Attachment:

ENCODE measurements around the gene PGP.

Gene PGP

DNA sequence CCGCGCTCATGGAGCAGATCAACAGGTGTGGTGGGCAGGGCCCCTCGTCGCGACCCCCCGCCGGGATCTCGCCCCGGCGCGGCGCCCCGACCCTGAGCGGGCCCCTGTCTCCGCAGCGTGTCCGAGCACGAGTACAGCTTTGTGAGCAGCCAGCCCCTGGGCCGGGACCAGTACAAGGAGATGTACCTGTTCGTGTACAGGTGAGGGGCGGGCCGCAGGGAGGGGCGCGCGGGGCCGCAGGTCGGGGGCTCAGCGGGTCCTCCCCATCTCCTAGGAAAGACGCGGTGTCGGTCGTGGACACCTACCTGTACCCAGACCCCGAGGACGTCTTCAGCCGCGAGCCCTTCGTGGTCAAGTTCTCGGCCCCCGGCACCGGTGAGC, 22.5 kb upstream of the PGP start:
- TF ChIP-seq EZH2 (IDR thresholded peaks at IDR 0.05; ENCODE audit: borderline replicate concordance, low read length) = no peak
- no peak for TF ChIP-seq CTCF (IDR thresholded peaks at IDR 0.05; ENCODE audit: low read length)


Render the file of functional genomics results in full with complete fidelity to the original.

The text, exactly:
ENCODE measurements around the gene PGP.

Gene PGP

DNA sequence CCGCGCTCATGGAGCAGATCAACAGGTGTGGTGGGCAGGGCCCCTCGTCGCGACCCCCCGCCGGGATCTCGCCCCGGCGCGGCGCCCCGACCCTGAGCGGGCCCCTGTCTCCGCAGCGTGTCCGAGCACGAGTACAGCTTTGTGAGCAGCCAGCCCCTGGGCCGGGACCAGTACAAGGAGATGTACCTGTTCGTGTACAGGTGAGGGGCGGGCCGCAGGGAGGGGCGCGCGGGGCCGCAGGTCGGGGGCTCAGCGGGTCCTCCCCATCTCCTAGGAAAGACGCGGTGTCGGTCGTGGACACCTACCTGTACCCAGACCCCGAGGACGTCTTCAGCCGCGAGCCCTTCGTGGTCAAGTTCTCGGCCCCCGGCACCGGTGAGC, 22.5 kb upstream of the PGP start:
- TF ChIP-seq EZH2 (IDR thresholded peaks at IDR 0.05; ENCODE audit: borderline replicate concordance, low read length) = no peak
- no peak for TF ChIP-seq CTCF (IDR thresholded peaks at IDR 0.05; ENCODE audit: low read length)